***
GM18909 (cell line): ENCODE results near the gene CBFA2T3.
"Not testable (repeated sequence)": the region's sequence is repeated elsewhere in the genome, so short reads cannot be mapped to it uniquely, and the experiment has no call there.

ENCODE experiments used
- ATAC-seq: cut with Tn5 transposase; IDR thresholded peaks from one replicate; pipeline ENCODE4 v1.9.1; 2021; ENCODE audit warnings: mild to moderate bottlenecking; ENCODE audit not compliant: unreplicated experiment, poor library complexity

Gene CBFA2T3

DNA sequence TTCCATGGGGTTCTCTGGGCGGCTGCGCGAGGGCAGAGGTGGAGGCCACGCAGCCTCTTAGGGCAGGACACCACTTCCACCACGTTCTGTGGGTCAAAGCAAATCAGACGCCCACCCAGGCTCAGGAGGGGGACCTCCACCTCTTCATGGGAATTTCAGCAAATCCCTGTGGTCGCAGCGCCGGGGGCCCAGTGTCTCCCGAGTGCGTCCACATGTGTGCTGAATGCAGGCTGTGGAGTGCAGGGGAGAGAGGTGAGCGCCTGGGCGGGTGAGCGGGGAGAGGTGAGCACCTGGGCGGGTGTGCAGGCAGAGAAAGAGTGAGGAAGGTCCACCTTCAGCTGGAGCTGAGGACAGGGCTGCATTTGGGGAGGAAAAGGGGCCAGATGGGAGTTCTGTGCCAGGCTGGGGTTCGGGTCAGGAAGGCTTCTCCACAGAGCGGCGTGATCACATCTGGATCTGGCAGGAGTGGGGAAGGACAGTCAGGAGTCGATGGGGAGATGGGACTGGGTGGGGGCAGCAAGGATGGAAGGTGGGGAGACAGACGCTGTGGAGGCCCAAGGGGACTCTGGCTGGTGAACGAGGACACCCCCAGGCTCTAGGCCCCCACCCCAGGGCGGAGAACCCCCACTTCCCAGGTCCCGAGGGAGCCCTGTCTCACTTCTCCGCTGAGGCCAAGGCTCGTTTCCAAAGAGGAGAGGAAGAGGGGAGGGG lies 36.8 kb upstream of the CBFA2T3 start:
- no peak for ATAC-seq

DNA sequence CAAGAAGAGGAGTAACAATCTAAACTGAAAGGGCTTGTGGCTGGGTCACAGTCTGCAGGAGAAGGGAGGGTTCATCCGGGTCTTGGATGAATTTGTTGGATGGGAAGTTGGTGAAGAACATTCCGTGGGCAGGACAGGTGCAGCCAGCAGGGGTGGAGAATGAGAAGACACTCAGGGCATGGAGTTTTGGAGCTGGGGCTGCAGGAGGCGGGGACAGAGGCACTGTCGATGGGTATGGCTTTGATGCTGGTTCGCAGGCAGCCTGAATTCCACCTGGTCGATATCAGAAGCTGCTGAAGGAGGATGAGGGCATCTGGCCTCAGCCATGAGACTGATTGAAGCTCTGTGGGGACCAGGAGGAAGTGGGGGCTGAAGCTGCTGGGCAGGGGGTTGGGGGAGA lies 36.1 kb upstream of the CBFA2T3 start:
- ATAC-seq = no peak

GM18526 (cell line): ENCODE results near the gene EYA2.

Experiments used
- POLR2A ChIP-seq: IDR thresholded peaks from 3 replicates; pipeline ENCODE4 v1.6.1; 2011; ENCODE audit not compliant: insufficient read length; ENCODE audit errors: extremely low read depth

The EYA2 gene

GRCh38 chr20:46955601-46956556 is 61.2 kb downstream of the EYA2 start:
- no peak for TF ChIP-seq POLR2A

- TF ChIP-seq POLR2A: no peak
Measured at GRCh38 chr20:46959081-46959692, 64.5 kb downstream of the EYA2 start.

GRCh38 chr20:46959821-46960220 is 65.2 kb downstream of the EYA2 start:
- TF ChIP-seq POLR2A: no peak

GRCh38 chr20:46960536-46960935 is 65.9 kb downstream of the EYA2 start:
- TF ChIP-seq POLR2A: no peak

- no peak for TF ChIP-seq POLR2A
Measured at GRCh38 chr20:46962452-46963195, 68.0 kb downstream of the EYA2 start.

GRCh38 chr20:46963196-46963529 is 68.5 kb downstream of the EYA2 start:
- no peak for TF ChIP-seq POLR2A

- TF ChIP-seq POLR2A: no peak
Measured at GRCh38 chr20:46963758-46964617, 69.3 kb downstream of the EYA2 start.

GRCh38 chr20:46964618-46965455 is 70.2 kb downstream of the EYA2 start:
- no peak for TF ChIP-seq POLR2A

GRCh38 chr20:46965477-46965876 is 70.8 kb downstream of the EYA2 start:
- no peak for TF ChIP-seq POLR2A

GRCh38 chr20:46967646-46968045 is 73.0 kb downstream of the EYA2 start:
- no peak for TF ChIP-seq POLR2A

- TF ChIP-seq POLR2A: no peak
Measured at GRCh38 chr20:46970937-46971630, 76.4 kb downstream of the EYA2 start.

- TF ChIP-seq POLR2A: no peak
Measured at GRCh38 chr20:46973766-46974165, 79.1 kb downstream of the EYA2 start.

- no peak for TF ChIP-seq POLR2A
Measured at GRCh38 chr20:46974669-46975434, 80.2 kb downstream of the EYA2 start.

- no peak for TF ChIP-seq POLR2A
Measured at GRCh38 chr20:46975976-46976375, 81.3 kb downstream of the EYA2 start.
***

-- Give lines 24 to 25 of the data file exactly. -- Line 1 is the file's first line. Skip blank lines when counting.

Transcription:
GRCh38 chr20:46963196-46963529 is 68.5 kb downstream of the EYA2 start:
- no peak for TF ChIP-seq POLR2A